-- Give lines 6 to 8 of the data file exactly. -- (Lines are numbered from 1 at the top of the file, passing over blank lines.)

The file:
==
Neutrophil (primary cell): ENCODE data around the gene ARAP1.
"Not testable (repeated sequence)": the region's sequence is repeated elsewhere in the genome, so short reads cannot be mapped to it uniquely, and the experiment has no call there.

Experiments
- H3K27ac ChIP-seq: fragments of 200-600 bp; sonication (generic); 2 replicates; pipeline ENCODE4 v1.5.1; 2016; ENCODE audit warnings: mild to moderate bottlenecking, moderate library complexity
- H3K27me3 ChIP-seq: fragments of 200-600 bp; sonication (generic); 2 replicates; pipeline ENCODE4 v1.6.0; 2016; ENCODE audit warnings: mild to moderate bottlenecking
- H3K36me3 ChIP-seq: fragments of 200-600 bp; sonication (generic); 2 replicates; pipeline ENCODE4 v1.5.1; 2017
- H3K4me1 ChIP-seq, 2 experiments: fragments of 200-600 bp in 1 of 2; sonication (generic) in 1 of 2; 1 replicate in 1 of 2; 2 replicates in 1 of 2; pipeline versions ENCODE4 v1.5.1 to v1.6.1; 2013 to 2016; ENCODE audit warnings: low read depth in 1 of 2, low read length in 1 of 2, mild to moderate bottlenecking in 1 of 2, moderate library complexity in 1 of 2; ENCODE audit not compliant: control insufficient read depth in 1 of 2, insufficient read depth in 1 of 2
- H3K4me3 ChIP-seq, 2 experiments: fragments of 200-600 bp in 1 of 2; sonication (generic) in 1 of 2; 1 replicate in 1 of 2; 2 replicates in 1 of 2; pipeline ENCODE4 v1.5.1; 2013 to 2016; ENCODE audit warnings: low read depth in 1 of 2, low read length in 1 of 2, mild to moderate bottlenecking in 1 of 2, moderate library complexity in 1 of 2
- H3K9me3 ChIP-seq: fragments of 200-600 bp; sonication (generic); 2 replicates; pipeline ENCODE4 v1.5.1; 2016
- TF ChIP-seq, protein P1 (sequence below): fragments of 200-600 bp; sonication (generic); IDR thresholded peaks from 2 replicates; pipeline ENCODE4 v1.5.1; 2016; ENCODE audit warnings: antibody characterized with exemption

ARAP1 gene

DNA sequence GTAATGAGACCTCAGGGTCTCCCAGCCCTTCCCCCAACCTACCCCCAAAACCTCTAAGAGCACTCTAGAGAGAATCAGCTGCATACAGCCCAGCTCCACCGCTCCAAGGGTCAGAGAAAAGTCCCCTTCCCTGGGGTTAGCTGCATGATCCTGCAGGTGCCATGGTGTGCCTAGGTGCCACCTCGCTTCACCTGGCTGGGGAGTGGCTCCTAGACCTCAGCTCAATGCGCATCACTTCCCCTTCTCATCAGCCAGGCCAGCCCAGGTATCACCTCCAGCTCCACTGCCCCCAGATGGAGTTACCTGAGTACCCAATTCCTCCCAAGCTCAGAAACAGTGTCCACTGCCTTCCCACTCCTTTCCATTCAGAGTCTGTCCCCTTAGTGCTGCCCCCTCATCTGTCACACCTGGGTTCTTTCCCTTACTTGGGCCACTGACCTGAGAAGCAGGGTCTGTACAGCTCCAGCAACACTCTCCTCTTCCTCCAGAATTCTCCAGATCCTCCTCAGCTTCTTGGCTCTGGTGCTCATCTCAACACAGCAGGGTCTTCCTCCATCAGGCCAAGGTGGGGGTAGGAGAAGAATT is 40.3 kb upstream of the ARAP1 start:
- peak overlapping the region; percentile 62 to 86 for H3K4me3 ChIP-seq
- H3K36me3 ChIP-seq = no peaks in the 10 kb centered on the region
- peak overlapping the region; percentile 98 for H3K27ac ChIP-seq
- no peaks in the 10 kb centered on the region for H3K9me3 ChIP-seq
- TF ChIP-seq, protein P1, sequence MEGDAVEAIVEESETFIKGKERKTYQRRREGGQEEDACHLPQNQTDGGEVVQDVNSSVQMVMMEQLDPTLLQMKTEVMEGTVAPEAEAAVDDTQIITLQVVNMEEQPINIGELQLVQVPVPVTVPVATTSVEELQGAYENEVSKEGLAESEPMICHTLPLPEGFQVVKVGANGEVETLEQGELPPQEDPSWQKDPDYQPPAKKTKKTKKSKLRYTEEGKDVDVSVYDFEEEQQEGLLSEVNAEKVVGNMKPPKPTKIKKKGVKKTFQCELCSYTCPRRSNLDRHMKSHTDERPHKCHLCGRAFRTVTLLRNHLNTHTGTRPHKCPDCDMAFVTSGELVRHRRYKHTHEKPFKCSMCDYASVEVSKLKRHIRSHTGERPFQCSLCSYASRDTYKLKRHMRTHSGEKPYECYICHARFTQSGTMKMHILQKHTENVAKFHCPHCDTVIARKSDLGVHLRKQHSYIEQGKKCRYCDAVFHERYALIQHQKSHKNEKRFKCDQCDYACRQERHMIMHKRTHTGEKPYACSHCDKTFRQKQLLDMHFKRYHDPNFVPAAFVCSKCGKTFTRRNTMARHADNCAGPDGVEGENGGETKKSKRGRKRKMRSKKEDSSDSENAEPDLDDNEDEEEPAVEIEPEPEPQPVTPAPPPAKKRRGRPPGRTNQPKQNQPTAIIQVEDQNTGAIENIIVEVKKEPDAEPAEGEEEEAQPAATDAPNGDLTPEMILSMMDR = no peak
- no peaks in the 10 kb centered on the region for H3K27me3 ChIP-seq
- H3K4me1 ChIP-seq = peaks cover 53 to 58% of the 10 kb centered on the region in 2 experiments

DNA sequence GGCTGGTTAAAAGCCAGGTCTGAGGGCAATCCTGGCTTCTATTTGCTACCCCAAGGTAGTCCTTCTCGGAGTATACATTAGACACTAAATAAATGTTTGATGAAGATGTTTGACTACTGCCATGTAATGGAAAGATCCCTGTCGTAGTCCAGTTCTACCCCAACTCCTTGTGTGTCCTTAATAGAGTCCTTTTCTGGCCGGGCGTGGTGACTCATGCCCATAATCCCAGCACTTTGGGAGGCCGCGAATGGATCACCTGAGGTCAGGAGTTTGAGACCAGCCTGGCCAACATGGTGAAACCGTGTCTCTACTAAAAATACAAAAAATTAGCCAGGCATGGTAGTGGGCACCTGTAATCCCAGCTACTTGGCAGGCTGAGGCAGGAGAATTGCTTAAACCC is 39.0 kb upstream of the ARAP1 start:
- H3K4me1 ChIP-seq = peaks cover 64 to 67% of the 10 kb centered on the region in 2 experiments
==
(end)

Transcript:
- H3K36me3 ChIP-seq: fragments of 200-600 bp; sonication (generic); 2 replicates; pipeline ENCODE4 v1.5.1; 2017
- H3K4me1 ChIP-seq, 2 experiments: fragments of 200-600 bp in 1 of 2; sonication (generic) in 1 of 2; 1 replicate in 1 of 2; 2 replicates in 1 of 2; pipeline versions ENCODE4 v1.5.1 to v1.6.1; 2013 to 2016; ENCODE audit warnings: low read depth in 1 of 2, low read length in 1 of 2, mild to moderate bottlenecking in 1 of 2, moderate library complexity in 1 of 2; ENCODE audit not compliant: control insufficient read depth in 1 of 2, insufficient read depth in 1 of 2
- H3K4me3 ChIP-seq, 2 experiments: fragments of 200-600 bp in 1 of 2; sonication (generic) in 1 of 2; 1 replicate in 1 of 2; 2 replicates in 1 of 2; pipeline ENCODE4 v1.5.1; 2013 to 2016; ENCODE audit warnings: low read depth in 1 of 2, low read length in 1 of 2, mild to moderate bottlenecking in 1 of 2, moderate library complexity in 1 of 2